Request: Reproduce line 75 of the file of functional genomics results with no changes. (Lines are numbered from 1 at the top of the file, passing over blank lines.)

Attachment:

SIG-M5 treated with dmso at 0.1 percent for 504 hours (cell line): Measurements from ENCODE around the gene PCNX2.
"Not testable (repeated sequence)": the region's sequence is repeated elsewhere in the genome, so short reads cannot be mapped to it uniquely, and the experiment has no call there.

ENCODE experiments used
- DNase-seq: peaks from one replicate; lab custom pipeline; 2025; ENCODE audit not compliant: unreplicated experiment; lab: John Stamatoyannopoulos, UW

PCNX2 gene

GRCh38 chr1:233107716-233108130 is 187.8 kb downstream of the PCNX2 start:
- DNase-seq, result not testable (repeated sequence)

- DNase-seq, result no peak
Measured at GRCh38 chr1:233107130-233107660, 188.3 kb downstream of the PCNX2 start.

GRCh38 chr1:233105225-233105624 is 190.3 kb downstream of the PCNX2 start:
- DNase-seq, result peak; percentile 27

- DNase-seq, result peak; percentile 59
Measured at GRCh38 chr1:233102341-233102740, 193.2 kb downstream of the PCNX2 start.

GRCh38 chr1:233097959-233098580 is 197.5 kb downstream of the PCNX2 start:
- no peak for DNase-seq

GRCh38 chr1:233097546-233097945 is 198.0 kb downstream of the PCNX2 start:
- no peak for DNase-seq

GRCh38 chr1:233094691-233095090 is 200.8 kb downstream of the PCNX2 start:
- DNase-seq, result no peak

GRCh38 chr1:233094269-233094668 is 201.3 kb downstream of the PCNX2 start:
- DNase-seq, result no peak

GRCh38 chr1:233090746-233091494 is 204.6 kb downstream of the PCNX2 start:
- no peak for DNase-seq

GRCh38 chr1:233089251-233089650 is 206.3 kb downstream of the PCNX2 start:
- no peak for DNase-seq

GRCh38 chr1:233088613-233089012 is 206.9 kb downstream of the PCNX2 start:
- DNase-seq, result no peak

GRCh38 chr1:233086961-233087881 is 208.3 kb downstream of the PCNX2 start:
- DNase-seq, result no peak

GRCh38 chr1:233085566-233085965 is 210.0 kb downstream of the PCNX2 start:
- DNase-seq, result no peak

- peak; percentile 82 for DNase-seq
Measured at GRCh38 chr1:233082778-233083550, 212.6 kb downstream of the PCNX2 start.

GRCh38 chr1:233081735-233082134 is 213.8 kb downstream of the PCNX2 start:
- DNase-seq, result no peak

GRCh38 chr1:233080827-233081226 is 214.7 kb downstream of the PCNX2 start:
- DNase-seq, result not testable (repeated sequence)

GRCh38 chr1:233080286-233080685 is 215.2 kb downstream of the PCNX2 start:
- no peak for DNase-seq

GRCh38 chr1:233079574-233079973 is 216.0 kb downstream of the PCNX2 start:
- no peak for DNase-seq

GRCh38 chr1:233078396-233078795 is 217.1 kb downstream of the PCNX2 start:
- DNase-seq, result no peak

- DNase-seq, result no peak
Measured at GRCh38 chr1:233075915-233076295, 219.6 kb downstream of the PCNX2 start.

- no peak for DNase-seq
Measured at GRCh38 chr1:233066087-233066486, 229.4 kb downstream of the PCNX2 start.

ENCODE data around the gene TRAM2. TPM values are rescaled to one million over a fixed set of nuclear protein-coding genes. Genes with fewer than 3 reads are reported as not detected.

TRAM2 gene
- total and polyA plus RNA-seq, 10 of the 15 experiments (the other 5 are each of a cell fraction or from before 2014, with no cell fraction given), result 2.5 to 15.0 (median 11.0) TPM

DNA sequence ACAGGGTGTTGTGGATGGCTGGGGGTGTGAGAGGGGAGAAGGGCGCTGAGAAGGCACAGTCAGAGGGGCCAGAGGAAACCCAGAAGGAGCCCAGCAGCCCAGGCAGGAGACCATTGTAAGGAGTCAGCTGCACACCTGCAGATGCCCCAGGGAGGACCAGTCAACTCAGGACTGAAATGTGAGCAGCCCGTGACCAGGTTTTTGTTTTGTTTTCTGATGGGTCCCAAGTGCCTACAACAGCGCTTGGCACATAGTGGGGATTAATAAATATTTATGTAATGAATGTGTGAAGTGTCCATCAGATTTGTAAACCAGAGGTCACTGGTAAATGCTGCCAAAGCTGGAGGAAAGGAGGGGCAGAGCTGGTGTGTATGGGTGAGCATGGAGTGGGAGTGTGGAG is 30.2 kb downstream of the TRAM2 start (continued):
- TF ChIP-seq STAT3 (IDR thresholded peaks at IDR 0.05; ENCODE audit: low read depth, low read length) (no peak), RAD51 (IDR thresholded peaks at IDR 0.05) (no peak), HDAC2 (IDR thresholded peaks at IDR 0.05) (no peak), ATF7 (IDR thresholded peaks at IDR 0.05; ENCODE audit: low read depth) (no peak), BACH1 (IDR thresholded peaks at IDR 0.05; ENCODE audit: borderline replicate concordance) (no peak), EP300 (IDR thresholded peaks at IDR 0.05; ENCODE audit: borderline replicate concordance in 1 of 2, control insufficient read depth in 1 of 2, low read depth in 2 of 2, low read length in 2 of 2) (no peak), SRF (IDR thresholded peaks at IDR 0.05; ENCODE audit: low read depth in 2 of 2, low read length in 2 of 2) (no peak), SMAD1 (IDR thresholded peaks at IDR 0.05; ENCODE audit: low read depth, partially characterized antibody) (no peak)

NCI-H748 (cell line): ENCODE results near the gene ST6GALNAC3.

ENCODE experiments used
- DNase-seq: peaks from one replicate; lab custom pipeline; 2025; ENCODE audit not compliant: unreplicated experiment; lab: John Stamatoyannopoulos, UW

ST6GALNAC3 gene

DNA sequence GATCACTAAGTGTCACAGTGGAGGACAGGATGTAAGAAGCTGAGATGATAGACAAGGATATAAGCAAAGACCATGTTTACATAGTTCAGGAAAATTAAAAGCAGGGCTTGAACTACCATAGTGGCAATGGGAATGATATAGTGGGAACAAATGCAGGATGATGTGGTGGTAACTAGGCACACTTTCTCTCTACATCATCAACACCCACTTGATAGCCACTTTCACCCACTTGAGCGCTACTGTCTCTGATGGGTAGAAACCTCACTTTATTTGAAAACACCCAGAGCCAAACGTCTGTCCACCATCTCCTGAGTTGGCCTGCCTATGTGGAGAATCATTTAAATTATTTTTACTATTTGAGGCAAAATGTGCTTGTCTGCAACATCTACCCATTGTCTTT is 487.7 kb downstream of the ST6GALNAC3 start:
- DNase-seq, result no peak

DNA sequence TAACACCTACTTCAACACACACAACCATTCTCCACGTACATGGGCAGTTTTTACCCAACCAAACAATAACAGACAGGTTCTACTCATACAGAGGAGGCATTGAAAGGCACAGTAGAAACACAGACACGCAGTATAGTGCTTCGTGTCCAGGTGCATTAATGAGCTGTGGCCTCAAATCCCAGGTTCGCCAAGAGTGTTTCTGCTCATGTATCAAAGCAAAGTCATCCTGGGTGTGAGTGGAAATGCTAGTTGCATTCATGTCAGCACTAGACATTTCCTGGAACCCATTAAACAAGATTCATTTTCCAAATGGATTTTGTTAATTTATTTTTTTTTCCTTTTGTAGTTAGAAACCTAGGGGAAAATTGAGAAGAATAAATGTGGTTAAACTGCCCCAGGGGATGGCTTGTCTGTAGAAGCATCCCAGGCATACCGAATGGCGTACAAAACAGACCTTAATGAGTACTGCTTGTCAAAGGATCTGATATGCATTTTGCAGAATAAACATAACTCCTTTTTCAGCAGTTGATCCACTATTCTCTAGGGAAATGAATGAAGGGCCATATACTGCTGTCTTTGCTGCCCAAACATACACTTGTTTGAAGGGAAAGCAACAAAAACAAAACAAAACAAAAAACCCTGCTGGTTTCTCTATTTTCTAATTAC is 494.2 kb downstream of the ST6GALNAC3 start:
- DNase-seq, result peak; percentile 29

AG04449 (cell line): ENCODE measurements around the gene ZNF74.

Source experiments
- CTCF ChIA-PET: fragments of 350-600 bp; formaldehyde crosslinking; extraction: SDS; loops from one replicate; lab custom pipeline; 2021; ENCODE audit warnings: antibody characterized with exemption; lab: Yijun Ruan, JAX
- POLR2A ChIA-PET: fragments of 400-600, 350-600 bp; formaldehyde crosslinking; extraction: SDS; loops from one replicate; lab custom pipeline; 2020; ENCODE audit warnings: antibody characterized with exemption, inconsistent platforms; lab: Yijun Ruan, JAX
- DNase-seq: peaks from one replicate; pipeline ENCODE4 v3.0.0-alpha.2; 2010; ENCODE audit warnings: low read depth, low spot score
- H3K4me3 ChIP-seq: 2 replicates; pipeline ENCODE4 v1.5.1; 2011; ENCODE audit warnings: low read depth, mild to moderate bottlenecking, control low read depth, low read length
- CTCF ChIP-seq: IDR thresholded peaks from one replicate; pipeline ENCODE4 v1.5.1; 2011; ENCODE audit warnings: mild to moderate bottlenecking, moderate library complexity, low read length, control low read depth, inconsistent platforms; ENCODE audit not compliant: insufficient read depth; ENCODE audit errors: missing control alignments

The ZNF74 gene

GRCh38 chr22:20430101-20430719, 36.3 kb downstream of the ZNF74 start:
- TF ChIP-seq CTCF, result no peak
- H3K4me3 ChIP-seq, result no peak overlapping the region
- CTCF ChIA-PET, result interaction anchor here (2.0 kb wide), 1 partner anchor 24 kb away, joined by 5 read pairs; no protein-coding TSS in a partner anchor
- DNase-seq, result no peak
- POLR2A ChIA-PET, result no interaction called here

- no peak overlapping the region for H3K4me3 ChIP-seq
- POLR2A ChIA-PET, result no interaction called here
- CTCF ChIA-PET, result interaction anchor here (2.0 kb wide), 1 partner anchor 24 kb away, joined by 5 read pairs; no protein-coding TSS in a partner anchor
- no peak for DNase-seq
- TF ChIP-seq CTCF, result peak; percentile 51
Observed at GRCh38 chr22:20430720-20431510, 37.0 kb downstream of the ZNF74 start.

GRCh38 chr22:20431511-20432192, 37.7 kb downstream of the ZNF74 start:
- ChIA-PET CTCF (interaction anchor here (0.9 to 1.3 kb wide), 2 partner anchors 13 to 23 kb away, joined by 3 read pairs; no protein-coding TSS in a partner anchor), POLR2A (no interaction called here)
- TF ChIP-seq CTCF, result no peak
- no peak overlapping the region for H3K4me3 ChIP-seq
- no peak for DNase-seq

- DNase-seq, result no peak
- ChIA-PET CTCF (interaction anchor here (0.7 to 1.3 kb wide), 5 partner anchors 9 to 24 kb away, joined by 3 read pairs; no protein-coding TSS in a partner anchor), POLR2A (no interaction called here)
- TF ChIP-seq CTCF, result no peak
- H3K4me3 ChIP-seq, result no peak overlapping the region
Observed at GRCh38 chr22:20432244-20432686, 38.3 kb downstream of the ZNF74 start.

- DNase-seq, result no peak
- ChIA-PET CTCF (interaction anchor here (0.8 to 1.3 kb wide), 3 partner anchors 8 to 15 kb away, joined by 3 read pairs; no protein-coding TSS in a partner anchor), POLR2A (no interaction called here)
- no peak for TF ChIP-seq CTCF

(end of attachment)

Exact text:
- no peak overlapping the region for H3K4me3 ChIP-seq